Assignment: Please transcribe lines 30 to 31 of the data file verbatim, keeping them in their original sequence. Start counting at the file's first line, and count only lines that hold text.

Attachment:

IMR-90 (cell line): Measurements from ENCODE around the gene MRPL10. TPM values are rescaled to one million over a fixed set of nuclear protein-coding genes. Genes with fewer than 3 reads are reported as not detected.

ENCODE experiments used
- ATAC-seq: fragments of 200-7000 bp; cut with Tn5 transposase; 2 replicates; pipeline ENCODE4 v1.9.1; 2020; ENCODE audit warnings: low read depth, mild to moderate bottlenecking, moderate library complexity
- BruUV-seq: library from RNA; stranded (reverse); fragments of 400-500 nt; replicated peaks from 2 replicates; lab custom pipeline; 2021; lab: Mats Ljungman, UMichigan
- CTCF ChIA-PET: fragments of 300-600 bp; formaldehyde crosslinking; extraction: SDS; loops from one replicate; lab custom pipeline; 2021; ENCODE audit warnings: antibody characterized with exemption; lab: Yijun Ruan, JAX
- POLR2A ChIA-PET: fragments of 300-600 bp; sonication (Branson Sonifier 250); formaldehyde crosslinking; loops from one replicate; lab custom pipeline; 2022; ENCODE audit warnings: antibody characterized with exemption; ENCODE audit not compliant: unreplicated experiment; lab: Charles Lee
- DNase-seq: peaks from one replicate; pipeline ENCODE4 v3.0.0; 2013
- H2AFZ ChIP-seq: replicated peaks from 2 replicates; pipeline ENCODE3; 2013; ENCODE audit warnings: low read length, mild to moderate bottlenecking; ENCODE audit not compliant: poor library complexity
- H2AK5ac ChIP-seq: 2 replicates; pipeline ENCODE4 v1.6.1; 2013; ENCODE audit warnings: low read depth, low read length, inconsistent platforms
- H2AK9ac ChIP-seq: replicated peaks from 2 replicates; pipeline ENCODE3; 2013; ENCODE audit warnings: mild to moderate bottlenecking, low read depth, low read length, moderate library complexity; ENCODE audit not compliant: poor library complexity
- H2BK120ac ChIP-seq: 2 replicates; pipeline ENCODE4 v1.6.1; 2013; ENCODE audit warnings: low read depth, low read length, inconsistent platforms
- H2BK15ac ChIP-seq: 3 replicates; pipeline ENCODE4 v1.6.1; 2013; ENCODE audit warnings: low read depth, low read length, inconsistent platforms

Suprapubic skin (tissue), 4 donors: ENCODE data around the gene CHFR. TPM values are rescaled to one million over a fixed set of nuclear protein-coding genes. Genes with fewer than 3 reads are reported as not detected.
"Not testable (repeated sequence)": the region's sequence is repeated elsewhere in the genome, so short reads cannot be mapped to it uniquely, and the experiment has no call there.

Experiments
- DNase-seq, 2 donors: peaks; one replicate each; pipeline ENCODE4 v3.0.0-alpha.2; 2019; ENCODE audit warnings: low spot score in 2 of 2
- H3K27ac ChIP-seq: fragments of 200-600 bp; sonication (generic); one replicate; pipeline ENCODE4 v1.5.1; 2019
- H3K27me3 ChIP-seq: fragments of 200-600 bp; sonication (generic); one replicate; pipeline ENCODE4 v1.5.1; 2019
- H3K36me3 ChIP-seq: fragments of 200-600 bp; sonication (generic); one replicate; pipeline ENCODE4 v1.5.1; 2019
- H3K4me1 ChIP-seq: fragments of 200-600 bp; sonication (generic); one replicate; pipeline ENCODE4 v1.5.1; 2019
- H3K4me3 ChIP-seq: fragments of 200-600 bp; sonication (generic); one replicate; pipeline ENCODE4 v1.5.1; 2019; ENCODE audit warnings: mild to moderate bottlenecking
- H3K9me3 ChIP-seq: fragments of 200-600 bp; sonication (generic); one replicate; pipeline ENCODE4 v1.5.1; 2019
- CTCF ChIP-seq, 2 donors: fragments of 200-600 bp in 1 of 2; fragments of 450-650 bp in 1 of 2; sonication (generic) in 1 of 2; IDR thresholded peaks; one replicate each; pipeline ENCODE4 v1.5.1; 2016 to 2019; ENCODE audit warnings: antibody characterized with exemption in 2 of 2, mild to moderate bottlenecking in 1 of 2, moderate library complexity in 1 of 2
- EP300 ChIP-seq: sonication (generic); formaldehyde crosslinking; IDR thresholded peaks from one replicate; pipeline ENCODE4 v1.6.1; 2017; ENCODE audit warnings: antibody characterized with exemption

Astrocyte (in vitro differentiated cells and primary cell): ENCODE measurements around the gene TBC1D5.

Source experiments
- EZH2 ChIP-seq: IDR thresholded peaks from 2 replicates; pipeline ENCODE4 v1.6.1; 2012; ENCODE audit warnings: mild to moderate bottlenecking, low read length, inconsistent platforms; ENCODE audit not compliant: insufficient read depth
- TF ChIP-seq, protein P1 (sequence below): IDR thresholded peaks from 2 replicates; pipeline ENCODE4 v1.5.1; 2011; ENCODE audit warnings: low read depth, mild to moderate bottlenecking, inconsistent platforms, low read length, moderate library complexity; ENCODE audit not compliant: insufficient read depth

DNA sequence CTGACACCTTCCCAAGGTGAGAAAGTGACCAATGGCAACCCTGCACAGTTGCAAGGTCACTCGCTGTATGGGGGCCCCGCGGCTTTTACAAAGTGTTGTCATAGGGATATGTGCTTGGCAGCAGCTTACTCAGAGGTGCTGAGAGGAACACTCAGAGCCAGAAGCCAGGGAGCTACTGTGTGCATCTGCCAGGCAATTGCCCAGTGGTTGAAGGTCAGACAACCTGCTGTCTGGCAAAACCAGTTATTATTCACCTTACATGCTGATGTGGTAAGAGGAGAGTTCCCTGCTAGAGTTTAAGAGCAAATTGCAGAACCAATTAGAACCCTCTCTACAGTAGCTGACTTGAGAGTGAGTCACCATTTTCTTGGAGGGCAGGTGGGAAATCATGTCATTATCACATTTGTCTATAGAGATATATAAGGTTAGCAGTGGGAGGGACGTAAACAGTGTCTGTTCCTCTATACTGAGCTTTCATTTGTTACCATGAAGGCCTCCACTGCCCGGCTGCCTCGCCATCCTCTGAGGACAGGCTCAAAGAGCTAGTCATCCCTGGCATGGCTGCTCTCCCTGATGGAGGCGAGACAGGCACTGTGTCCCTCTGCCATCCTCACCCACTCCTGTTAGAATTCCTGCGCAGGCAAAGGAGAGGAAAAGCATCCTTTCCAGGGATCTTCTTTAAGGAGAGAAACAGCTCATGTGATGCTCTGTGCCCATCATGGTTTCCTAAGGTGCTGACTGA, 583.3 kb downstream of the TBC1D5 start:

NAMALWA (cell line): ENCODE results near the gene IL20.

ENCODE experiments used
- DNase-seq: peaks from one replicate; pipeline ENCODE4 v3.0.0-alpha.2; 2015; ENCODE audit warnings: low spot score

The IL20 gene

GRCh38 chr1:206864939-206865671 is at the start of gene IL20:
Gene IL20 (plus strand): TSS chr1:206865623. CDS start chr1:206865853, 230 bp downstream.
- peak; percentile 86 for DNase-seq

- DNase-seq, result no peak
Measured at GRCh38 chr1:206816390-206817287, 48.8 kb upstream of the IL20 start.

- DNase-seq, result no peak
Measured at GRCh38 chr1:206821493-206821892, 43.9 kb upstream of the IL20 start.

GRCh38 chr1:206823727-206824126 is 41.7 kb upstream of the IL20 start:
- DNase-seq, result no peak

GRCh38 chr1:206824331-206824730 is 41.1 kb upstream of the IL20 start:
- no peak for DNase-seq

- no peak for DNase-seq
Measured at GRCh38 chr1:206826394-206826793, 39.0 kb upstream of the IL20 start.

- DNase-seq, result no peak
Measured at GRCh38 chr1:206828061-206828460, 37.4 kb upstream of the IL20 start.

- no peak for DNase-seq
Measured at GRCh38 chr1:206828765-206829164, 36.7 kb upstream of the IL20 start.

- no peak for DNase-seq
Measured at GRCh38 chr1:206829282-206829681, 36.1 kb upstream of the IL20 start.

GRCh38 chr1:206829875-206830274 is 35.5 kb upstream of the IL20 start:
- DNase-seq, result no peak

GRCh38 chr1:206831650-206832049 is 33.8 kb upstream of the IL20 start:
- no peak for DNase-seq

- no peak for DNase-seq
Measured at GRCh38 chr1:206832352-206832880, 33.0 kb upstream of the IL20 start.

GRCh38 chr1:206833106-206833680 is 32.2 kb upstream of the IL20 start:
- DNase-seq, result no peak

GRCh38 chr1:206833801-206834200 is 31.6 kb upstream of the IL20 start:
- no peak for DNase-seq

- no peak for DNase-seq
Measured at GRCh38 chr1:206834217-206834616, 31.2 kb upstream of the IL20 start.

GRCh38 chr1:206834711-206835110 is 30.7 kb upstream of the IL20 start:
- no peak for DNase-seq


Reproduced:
NAMALWA (cell line): ENCODE results near the gene IL20.

ENCODE experiments used